Those who file for a JOY of DIVORCE emancipation agreement quickly find that the process is complicated. Each divorce proceeds at its own pace, based on the circumstances of the split, the estate's complexity, the personality of the spouses, as well as other unique factors.
The welfare of their children should be the priority whenever couples choose to experience the JOY of DIVORCE Emancipation. Nevertheless, it is also essential to protect savings and assets before filing the paperwork. This precaution can start well ahead of the filing as a mutual understanding, or more quietly if there is a concern that the split will be acrimonious. No matter what, the golden rule is to document everything.
Social media is a big part of our lives these days, yet there may be red flags that mean a spouse is more than checking in with friends or distracting themselves from day-to-day worries. Platforms like Facebook, Twitter and various dating apps like “tinder” and “Match.com” play a role in many divorces because they give one or both partners the means to compare their life to highlight reels that others post. This can sometimes foster resentment or even fuel infidelity.
The number of couples over 50 experiencing the JOY of DIVORCE Emancipation continues to rise. The biggest concern for many people of this age getting divorced is how will it affect any nest egg or retirement. Couples accruing assets during a marriage in a community property state like Texas will likely equally share in all marital assets unless there was a binding prenuptial agreement or fault in the breakup of the marriage. If the union was a long one, the number of marital assets could be substantial, which can seriously impact one's retirement plans.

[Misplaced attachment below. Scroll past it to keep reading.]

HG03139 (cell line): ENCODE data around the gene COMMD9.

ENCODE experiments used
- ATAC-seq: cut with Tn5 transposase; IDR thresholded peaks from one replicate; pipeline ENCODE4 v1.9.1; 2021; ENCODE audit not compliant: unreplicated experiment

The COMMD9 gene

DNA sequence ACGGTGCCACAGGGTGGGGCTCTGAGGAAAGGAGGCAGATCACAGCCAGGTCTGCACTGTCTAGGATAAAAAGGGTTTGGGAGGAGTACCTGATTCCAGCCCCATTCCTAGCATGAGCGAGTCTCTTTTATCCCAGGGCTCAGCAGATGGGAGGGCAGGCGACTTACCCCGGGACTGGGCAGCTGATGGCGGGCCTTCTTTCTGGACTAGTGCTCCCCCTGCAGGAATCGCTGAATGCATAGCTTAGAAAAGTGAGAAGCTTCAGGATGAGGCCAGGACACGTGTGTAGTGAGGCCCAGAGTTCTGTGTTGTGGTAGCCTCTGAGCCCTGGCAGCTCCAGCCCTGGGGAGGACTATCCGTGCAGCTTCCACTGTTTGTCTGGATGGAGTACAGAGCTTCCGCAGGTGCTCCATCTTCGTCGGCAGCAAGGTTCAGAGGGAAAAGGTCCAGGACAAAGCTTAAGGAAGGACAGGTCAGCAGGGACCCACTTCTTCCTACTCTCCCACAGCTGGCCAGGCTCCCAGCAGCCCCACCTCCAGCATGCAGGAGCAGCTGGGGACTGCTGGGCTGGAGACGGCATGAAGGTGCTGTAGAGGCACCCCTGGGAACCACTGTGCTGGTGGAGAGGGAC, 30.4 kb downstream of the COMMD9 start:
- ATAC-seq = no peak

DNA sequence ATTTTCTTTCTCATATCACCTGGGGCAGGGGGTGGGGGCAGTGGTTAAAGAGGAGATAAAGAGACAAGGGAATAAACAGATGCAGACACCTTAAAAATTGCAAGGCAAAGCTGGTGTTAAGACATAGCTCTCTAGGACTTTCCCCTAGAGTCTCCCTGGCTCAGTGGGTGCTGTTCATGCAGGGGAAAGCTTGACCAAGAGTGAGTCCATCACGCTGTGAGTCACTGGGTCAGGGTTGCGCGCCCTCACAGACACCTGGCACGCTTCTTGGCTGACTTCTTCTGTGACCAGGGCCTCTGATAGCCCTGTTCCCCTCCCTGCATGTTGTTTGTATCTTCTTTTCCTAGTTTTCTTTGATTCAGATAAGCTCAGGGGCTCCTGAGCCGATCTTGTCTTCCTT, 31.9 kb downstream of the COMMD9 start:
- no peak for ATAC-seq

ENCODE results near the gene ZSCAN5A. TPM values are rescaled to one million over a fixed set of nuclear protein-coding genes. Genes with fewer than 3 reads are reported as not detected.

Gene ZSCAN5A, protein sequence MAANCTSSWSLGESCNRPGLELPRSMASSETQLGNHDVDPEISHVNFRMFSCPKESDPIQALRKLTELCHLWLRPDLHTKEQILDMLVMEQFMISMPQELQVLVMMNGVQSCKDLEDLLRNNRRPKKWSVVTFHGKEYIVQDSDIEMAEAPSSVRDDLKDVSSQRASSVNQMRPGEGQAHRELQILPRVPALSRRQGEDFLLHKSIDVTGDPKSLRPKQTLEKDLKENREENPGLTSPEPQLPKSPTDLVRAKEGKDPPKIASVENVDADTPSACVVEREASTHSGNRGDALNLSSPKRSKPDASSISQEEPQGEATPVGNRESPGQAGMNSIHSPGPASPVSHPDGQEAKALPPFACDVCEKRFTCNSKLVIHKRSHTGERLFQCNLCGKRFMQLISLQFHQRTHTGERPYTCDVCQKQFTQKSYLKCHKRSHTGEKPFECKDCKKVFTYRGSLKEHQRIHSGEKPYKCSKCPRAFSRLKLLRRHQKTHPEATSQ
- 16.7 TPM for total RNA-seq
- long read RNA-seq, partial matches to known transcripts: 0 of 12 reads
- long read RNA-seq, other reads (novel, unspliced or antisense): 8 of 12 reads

There has been much discussion in family law circles about the rise of so-called “gray divorce.” It is noteworthy because couples over 50 years are the only demographic where the numbers continue to rise.
Various large metropolitan areas recently held parades to mark the 50th anniversary of the Stonewall Riots in New York City. That June 29, 1969, protest marked the beginning of the LGBT&Q rights movement, yet it was 46 years almost to the day that the U.S. Supreme Court struck down all state bans (including here in Texas) on same-sex marriage in 2015.
Divorce is one of the most difficult challenges that many of us will face. So regardless of how hard we try, it is likely that one's divorce will impact his or her ability to do their job. Along with taking off time for court or meetings it will also be harder to focus as well as meet deadlines or sales goals.
It can be challenging to keep one’s personal life from intersecting with one’s professional life during a divorce. The task becomes impossible when a spouse loses their job while going through the process. Regardless of whether it is a client or their spouse, there are immediate concerns about how this affects negotiations as well as the final settlement.
Divorce rates have flattened out or gone down in most age groups. However, couples over the age of 50 are the exception – in the 1990s, 1 in 10 couples in this age group filed for divorce, but now it is 1 in 4 with experts predicting it will become increasingly common. Known as the “grey divorce”, this phenomenon involves couples who raised a family, grew apart over the years or have different goals for how to spend their final years, whether it is starting a business, traveling more, relaxing or maintaining the current course.
People react to the pressure of conflict in different ways, and it may not even be consistent with who they are. For example, a calm and logical person may become irrational and angry during a high-conflict divorce.